The readers of Lingua Franca, an American journal reporting and discussing events of the academic life, found a surprising article by NYU Physics Professor Alan Sokal that started as follows:
For some years I've been troubled by an apparent decline in the standards of intellectual rigor in certain precincts of the American academic humanities. But I'm a mere physicist: if I find myself unable to make head or tail of jouissance and différance, perhaps that just reflects my own inadequacy.
So, to test the prevailing intellectual standards, I decided to try an (admittedly uncontrolled) experiment: Would the leading North American journal of cultural studies -- whose editorial collective includes such luminaries as Fredric Jameson and Andrew Ross -- publish an article consisting of utter nonsense if (a) it sounded good and (b) it flattered the editors' ideological preconceptions?
The answer, unfortunately, is yes. Interested readers can find my article, ``Transgressing the Boundaries: Towards a Transformative Hermeneutics of Quantum Gravity'' (!), in the spring 1996 issue of Social Text. It appears in a special number of the magazine devoted to ``The Science Wars".
What's going on here? Could the editors really not have realized that my article was a parody? (Sokal, 1996b)
I shall quote below some parts of the paper, so that the reader will be able to answer by himself or herself this last question. Here is a typical example:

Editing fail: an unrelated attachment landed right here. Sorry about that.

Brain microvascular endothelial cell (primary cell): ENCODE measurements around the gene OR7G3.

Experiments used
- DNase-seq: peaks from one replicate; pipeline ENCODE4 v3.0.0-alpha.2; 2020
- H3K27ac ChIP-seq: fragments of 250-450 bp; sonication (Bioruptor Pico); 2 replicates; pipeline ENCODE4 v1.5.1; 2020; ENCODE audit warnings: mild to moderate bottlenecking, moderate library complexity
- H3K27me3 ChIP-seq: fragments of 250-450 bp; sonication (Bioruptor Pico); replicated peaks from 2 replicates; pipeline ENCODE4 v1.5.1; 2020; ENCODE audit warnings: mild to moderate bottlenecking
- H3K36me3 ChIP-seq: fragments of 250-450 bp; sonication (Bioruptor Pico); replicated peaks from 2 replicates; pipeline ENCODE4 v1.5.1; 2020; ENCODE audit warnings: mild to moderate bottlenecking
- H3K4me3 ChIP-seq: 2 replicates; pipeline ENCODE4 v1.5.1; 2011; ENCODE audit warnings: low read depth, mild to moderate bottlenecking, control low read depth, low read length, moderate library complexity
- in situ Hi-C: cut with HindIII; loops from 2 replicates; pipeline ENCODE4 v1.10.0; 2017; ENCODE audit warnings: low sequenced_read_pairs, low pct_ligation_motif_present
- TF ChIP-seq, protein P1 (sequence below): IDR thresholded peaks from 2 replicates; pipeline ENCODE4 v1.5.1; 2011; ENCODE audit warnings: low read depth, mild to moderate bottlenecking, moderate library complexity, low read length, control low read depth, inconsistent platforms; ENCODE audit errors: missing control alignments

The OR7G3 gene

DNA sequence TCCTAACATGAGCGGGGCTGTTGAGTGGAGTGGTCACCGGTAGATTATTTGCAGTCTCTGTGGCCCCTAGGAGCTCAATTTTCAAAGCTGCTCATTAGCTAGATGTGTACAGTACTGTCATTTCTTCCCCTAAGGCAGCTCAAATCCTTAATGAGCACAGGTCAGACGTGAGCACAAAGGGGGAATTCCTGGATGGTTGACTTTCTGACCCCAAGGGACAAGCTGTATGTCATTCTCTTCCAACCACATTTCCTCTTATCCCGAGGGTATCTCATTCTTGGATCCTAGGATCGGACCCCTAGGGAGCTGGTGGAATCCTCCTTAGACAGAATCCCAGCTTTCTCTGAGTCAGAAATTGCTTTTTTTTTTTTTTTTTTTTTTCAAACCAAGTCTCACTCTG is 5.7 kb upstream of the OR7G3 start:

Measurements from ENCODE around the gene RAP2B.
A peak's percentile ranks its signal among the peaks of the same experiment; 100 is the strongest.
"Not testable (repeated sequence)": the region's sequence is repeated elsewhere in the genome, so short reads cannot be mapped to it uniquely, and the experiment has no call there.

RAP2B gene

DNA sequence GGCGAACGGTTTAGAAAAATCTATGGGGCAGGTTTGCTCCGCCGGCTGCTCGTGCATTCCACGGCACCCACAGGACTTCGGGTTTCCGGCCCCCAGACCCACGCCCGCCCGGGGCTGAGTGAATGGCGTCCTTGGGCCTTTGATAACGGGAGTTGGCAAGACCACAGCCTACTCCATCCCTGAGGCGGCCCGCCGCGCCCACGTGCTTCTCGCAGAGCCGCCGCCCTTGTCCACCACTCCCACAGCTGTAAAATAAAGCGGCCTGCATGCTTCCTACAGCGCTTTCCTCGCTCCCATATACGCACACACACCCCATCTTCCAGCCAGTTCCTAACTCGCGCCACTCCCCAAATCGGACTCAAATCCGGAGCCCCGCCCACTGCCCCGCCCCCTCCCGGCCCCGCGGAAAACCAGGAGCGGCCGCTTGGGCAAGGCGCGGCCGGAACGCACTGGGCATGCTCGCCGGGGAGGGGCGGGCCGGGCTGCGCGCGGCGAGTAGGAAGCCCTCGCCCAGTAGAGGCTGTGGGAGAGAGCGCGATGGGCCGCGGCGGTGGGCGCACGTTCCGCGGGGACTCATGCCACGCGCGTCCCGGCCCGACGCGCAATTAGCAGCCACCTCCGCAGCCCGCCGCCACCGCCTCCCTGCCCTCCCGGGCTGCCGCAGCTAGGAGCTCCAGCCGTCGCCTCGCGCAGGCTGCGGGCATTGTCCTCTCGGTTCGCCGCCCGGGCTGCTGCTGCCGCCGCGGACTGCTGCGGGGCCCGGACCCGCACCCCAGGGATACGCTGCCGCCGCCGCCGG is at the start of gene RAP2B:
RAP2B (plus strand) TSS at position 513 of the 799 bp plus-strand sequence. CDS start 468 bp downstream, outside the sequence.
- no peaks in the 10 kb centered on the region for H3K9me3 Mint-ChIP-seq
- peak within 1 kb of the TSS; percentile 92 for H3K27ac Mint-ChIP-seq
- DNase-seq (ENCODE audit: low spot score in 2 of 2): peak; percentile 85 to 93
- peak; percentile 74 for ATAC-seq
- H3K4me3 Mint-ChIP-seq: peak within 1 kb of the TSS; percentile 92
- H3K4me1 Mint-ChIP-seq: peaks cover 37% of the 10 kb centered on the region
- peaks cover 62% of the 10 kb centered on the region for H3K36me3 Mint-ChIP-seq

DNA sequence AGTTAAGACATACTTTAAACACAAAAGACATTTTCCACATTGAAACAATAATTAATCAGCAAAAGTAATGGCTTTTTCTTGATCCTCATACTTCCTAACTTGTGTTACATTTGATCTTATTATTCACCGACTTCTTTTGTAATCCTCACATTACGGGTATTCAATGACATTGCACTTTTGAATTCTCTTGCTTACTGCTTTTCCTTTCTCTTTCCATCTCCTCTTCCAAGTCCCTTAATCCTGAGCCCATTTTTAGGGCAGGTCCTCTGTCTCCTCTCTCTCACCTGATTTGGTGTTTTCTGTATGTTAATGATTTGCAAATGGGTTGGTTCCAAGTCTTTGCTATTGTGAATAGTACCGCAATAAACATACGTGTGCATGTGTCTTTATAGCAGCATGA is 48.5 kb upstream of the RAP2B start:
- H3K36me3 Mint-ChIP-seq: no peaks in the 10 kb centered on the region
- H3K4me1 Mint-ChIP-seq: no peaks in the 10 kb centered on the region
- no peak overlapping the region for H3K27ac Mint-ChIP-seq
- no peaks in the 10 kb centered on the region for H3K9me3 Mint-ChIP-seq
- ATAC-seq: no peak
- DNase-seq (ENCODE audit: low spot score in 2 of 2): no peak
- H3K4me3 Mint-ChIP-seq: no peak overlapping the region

Thus, general relativity forces upon us radically new and counterintuitive notions of space, time and causality; so it is not surprising that it has had a profound impact not only on the natural sciences but also on philosophy, literary criticism, and the human sciences. For example, in a celebrated symposium three decades ago on Les Langages Critiques et les Sciences de l'Homme, Jean Hyppolite raised an incisive question about Jacques Derrida's theory of structure and sign in scientific discourse:
When I take, for example, the structure of certain algebraic constructions [ensembles], where is the center? Is the center the knowledge of general rules which, after a fashion, allow us to understand the interplay of the elements? Or is the center certain elements which enjoy a particular privilege within the ensemble? ...With Einstein, for example, we see the end of a kind of privilege of empiric evidence. And in that connection we see a constant appear, a constant which is a combination of space-time, which does not belong to any of the experimenters who live the experience, but which, in a way, dominates the whole construct; and this notion of the constant - is this the center?
Derrida's perceptive reply went to the heart of classical general relativity:The Einsteinian constant is not a constant, is not a center. It is the very concept of variability - it is, finally, the concept of the game. In other words, it is not the concept of something - of a center starting from which an observer could master the field - but the very concept of the game ...
In mathematical terms, Derrida's observation relates to the invariance of the Einstein field equation under nonlinear space-time diffeomorphisms (self-mappings of the space-time manifold which are infinitely differentiable but not necessarily analytic). The key point is that this invariance group ``acts transitively'': this means that any space-time point, if it exists at all, can be transformed into any other. In this way the infinite-dimensional invariance group erodes the distinction between observer and observed; the of Euclid and the G of Newton, formerly thought to be constant and universal, are now perceived in their ineluctable historicity; and the putative observer becomes fatally de-centered, disconnected from any epistemic link to a space-time point that can no longer be defined by geometry alone. (Sokal, 1996a)